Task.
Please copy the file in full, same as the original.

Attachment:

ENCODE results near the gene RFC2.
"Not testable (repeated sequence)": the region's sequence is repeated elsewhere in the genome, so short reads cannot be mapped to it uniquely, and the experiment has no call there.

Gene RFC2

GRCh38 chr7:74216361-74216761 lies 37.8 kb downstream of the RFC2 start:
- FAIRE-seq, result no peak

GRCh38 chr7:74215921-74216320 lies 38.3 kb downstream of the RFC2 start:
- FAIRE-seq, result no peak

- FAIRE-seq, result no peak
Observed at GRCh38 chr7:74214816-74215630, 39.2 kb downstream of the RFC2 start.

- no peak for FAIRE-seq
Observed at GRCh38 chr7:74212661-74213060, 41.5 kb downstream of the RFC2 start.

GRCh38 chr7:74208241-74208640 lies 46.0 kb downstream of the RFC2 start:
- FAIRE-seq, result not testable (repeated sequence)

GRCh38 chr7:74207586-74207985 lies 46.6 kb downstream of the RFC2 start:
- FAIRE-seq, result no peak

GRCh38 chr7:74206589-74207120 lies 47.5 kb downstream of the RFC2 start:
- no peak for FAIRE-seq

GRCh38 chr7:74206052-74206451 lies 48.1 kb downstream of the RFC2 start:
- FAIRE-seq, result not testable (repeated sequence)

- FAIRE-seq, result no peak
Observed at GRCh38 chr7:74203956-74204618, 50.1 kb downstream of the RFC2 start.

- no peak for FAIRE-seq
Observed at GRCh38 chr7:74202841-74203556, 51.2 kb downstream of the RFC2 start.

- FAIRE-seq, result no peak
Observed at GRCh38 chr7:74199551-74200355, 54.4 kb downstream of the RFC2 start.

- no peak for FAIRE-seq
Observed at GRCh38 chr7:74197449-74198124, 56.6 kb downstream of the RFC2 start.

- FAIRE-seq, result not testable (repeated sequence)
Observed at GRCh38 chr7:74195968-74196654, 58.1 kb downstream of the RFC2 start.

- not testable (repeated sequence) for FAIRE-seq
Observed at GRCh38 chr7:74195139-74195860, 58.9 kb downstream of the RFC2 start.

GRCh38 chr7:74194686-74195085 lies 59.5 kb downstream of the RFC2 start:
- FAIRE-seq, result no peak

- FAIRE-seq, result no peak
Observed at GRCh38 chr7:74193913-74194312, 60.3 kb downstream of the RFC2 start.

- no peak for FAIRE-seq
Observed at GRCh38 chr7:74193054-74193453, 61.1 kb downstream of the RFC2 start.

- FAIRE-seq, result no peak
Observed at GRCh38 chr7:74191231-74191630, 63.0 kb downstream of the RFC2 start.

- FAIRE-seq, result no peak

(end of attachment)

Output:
ENCODE results near the gene RFC2.
"Not testable (repeated sequence)": the region's sequence is repeated elsewhere in the genome, so short reads cannot be mapped to it uniquely, and the experiment has no call there.

Gene RFC2

GRCh38 chr7:74216361-74216761 lies 37.8 kb downstream of the RFC2 start:
- FAIRE-seq, result no peak

GRCh38 chr7:74215921-74216320 lies 38.3 kb downstream of the RFC2 start:
- FAIRE-seq, result no peak

- FAIRE-seq, result no peak
Observed at GRCh38 chr7:74214816-74215630, 39.2 kb downstream of the RFC2 start.

- no peak for FAIRE-seq
Observed at GRCh38 chr7:74212661-74213060, 41.5 kb downstream of the RFC2 start.

GRCh38 chr7:74208241-74208640 lies 46.0 kb downstream of the RFC2 start:
- FAIRE-seq, result not testable (repeated sequence)

GRCh38 chr7:74207586-74207985 lies 46.6 kb downstream of the RFC2 start:
- FAIRE-seq, result no peak

GRCh38 chr7:74206589-74207120 lies 47.5 kb downstream of the RFC2 start:
- no peak for FAIRE-seq

GRCh38 chr7:74206052-74206451 lies 48.1 kb downstream of the RFC2 start:
- FAIRE-seq, result not testable (repeated sequence)

- FAIRE-seq, result no peak
Observed at GRCh38 chr7:74203956-74204618, 50.1 kb downstream of the RFC2 start.

- no peak for FAIRE-seq
Observed at GRCh38 chr7:74202841-74203556, 51.2 kb downstream of the RFC2 start.

- FAIRE-seq, result no peak
Observed at GRCh38 chr7:74199551-74200355, 54.4 kb downstream of the RFC2 start.

- no peak for FAIRE-seq
Observed at GRCh38 chr7:74197449-74198124, 56.6 kb downstream of the RFC2 start.

- FAIRE-seq, result not testable (repeated sequence)
Observed at GRCh38 chr7:74195968-74196654, 58.1 kb downstream of the RFC2 start.

- not testable (repeated sequence) for FAIRE-seq
Observed at GRCh38 chr7:74195139-74195860, 58.9 kb downstream of the RFC2 start.

GRCh38 chr7:74194686-74195085 lies 59.5 kb downstream of the RFC2 start:
- FAIRE-seq, result no peak

- FAIRE-seq, result no peak
Observed at GRCh38 chr7:74193913-74194312, 60.3 kb downstream of the RFC2 start.

- no peak for FAIRE-seq
Observed at GRCh38 chr7:74193054-74193453, 61.1 kb downstream of the RFC2 start.

- FAIRE-seq, result no peak
Observed at GRCh38 chr7:74191231-74191630, 63.0 kb downstream of the RFC2 start.

- FAIRE-seq, result no peak